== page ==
The move comes as an attempt to punish the French Senate for adopting a resolution backing the region’s independence.
A military parade was held on Thursday in the Azerbaijani capital in celebration of the peace deal with Armenia over Nagorno-Karabakh that saw Azerbaijan reclaim much of the breakaway region along with surrounding areas.
The agreement took place exactly a month ago and put an end to six weeks of fierce fighting over Nagorno-Karabakh. It was seen as a big victory in Azerbaijan, but prompted mass protests in Armenia, with opposition supporters demanding the country’s prime minister resign over his handling of the conflict.
Nagorno-Karabakh lies within Azerbaijan but has been under the control of ethnic Armenian forces backed by Armenia since a war there led to a ceasefire in 1994. That war left Nagorno-Karabakh itself and substantial surrounding territory in Armenian hands.
More than 3,000 soldiers took part in the parade on Thursday, and dozens of military vehicles drove through Baku. A flyover of helicopters and fighter planes completed the event.
Turkish President Recep Tayyip Erdogan attended the parade. Turkey strongly backed Azerbaijan during the conflict.
A Turkish commando brigade took part in the parade in which Turkish drones were also put on display. Azerbaijani President Ilham Aliyev thanked Turkey for its support in his speech.
“From the first hours of the war, we felt the support of Turkey,” Aliyev said. “This is an example of our unity, our brotherhood.” The Azerbaijani president said the country was able to “restore historical justice” and blamed Armenia for starting the fighting.
Erdogan in his speech also took aim at Armenia and expressed hope the country would “take lessons” from the defeat and take steps that would pave the way for a new era in the region.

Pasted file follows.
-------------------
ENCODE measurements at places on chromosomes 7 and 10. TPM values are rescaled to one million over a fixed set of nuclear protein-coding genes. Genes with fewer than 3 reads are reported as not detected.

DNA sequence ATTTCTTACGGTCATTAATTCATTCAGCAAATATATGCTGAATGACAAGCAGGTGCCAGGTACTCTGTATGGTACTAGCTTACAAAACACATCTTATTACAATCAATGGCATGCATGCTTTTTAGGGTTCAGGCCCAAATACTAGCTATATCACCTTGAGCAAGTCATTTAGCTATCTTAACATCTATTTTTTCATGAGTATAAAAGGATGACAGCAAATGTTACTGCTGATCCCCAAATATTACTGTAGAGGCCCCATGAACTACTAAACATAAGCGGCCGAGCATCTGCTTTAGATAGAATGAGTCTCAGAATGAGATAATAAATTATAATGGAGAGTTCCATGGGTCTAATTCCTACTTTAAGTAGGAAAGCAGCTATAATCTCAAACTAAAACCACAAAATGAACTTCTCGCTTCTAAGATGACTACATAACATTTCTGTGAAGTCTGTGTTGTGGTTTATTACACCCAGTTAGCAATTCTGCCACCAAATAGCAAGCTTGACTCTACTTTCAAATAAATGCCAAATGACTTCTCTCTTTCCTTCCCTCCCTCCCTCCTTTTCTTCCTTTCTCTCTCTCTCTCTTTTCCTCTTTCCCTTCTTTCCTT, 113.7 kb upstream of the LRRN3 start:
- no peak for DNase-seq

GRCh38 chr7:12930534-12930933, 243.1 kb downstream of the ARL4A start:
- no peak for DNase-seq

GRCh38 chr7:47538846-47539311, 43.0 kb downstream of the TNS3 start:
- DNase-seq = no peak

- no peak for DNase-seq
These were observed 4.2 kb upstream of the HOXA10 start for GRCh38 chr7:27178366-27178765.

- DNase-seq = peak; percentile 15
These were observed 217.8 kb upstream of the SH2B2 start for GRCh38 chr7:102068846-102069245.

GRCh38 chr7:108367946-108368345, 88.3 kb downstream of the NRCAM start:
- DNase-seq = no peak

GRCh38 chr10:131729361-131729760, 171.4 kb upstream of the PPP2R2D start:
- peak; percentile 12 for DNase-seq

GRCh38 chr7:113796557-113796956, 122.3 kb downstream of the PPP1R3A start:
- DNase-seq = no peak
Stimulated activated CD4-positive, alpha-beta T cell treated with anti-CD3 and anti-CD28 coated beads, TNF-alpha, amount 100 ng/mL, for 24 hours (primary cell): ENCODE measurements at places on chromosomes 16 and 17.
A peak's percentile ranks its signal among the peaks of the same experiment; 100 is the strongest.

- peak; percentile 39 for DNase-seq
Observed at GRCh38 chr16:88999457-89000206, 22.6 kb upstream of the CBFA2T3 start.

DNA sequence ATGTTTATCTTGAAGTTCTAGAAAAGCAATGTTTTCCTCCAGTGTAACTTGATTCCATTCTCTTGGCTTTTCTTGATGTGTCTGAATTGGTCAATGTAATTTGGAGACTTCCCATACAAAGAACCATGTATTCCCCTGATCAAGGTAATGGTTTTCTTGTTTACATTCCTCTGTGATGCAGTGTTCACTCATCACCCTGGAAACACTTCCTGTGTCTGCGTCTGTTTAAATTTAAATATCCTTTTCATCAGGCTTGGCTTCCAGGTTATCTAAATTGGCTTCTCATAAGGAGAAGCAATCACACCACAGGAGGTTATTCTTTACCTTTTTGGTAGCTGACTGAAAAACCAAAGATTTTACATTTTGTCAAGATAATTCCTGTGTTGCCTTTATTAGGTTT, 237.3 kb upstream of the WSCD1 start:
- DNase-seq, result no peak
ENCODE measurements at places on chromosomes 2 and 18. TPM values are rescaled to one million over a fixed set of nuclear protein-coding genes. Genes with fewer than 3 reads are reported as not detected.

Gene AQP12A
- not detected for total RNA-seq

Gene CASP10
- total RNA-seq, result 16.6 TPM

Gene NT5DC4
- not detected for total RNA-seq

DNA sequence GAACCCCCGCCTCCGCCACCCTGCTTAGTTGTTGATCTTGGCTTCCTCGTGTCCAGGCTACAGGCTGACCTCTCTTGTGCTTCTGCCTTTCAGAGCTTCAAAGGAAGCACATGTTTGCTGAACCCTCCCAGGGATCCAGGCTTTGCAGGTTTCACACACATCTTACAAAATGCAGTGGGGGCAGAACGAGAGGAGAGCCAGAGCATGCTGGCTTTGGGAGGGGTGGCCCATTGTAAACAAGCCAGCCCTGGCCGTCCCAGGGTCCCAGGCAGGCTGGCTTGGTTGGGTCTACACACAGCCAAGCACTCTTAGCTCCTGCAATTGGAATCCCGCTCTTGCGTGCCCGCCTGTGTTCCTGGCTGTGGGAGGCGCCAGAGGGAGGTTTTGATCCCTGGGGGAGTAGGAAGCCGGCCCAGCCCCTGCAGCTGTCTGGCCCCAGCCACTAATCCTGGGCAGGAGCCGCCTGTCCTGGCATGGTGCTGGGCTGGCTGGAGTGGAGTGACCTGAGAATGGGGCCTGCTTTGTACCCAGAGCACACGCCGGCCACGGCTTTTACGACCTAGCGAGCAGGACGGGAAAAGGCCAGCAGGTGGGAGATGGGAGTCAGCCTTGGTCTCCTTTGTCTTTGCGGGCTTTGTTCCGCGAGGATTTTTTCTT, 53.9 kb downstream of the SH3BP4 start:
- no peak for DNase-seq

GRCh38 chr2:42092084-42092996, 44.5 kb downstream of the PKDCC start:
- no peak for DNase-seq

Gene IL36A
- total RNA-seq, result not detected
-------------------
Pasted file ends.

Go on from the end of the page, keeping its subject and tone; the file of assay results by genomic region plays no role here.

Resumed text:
“We hope that Armenian leaders will assess this carefully and take courageous steps to build a future based on peace and stability,” Erdogan said.
He reiterated Turkey’s continued support to Azerbaijan: “As long as Turkey and Azerbaijan work hand in glove, they will continue to overcome all difficulties and run from one success to the next.”
In 44 days of fighting that began in late September and left more than 5,600 people dead on both sides, mostly soldiers, the Azerbaijani army advanced deep into Nagorno-Karabakh, forcing Armenia to accept the peace deal. The Russia-brokered pact took effect on November 10 and ended the violence.
Thousands in Armenia have since regularly protested, demanding that Prime Minister Nikol Pashinyan steps down. The country’s opposition leaders hold Pashinyan responsible for failing to negotiate an earlier end to the hostilities at terms that could have been more beneficial for Armenia. They have emphasised, however, that the opposition was not pushing for an annulment of the peace deal.
As Aliyev and Erdogan watched the parade in Baku, several thousand people in Armenia’s capital demonstrated in front of the government building, calling for Pashinyan’s resignation. Protesters tried to enter the building, hoping to meet with the prime minister, but were deterred by police. Dozens have been detained.